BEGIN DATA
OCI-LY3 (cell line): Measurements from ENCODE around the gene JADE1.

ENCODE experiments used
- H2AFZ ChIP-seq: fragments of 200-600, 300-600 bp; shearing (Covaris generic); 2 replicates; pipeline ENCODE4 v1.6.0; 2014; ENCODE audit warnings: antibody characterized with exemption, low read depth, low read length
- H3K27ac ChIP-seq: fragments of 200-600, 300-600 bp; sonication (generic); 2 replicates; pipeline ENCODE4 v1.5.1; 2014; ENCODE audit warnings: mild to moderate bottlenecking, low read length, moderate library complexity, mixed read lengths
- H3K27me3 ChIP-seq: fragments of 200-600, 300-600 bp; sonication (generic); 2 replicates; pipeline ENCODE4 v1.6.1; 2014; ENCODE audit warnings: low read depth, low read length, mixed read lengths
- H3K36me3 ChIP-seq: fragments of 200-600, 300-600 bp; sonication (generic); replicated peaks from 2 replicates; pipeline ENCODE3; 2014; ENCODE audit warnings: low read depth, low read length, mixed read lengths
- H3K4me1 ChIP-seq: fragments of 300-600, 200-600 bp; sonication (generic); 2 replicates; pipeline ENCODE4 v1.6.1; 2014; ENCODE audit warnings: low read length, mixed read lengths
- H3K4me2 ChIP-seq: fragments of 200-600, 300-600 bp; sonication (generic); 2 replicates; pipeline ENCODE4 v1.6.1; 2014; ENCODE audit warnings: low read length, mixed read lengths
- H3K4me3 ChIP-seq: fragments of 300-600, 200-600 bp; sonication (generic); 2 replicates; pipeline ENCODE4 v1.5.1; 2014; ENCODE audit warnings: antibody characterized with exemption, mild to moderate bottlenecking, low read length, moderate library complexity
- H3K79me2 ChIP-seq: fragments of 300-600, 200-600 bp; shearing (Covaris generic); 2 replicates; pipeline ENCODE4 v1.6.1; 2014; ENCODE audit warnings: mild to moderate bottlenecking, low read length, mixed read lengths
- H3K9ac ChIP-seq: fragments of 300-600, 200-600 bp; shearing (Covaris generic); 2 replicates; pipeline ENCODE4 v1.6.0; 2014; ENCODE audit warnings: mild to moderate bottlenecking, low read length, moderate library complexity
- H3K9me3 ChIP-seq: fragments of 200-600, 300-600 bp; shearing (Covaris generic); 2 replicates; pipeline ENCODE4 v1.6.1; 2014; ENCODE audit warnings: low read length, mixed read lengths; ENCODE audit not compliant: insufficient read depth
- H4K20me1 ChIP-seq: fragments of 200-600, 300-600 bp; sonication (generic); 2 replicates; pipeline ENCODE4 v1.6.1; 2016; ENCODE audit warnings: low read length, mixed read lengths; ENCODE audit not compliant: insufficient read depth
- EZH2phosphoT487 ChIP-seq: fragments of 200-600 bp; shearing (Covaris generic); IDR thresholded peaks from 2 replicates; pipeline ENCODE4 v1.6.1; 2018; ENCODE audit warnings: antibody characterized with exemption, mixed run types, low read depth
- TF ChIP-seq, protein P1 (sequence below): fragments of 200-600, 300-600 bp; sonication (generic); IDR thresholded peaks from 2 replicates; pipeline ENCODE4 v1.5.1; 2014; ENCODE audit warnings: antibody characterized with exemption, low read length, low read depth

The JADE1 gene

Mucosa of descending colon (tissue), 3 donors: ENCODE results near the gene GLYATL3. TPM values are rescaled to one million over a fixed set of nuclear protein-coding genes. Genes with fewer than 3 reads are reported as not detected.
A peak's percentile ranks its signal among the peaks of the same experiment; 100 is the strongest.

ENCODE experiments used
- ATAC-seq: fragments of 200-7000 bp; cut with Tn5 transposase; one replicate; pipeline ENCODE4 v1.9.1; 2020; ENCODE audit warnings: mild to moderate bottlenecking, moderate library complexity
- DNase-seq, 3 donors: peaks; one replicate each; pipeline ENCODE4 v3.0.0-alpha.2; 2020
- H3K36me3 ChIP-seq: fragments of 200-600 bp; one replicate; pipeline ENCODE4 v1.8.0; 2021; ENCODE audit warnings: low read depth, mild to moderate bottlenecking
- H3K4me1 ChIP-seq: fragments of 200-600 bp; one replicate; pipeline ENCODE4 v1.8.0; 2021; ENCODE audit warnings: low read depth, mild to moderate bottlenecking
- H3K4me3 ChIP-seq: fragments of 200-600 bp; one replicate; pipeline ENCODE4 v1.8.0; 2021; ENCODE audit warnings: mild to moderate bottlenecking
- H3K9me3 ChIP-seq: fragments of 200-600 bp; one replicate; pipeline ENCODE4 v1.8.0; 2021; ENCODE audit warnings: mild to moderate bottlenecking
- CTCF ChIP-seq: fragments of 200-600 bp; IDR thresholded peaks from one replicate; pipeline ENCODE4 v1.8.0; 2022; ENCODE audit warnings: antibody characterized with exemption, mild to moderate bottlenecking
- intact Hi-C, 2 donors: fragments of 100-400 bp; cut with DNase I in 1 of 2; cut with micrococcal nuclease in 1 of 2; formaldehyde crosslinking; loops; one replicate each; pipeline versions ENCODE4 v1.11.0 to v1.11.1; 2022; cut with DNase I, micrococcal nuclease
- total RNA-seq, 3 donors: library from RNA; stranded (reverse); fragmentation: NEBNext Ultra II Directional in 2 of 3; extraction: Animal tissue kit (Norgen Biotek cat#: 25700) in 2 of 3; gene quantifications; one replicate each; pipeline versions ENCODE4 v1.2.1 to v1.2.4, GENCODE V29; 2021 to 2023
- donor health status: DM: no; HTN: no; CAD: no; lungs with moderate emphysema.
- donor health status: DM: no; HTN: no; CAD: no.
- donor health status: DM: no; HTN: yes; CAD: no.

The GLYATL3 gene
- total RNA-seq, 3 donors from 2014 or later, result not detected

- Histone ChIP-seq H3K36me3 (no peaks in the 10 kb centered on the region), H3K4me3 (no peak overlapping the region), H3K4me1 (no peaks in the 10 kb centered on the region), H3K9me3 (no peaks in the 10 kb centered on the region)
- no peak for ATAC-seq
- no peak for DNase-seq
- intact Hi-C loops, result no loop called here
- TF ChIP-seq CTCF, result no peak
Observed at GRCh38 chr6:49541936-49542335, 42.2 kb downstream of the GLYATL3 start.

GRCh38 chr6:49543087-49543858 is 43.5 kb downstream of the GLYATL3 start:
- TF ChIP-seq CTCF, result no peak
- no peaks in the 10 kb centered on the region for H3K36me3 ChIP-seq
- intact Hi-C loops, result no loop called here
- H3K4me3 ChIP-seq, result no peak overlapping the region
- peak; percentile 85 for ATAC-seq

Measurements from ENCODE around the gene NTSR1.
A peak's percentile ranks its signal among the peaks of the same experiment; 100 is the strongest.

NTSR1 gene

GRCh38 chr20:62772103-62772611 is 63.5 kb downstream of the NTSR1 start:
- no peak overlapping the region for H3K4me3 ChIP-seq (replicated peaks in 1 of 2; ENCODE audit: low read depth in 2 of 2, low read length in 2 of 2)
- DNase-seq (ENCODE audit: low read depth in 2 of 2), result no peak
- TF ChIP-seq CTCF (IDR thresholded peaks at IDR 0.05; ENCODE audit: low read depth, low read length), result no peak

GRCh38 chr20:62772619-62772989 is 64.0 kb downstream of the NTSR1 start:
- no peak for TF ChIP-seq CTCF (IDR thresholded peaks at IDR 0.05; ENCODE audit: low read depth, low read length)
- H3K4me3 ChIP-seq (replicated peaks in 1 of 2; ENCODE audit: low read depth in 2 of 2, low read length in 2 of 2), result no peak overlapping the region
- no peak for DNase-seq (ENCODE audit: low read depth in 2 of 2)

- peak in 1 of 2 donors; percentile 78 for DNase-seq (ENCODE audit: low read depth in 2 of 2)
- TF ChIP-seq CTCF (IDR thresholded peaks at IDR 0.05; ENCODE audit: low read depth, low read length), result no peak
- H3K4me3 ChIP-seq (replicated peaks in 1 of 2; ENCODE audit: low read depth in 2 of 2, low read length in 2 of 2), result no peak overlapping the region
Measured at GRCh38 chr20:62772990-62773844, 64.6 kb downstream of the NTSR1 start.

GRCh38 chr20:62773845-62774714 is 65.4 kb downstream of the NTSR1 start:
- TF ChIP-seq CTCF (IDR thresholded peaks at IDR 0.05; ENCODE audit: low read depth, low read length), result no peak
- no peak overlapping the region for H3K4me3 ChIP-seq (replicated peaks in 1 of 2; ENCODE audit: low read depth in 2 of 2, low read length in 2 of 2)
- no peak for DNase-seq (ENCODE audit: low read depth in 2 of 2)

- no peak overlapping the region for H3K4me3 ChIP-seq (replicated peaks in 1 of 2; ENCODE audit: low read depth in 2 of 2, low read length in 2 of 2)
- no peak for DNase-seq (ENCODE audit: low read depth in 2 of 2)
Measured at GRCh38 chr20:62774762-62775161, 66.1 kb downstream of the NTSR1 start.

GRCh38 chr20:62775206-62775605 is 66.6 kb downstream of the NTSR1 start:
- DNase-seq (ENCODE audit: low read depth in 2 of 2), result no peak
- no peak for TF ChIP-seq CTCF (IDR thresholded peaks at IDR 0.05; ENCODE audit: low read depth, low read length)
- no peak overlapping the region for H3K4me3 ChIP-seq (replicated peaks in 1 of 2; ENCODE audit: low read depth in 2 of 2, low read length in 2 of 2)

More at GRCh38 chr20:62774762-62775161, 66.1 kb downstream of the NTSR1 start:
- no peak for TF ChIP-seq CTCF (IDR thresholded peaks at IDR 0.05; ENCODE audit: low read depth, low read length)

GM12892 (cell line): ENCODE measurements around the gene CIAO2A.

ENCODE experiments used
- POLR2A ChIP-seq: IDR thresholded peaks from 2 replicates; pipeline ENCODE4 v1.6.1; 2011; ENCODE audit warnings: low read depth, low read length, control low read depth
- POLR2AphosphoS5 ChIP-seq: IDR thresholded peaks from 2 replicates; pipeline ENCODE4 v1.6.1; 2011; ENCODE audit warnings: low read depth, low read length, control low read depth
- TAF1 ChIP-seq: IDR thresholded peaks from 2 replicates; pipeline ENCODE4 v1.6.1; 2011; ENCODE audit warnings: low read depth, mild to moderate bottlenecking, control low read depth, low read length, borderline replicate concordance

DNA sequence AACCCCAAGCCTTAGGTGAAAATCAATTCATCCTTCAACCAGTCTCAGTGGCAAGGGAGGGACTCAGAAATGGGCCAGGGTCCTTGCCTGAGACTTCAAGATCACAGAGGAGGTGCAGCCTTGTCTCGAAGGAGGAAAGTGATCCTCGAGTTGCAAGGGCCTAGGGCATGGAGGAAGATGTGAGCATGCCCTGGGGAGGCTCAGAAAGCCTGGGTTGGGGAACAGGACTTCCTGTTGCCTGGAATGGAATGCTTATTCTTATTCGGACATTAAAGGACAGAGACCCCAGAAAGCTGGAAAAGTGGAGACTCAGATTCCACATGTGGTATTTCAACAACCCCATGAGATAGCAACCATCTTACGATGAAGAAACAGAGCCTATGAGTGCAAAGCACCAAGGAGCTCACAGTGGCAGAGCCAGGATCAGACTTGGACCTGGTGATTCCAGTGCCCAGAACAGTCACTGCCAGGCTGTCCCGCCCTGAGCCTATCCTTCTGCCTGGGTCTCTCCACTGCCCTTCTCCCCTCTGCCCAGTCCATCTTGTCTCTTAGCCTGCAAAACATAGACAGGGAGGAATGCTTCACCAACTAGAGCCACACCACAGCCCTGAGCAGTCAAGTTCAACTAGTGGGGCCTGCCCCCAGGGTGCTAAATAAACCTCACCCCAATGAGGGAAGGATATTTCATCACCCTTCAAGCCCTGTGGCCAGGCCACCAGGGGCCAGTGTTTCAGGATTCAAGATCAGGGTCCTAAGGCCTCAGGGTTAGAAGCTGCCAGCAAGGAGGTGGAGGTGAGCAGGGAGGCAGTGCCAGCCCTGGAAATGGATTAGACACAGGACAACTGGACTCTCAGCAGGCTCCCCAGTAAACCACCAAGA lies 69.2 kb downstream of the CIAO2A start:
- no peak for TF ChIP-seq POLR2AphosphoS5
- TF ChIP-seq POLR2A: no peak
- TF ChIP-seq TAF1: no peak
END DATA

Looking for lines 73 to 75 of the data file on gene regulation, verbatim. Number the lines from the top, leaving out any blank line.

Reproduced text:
- no peak for TF ChIP-seq CTCF (IDR thresholded peaks at IDR 0.05; ENCODE audit: low read depth, low read length)

GM12892 (cell line): ENCODE measurements around the gene CIAO2A.

ENCODE experiments used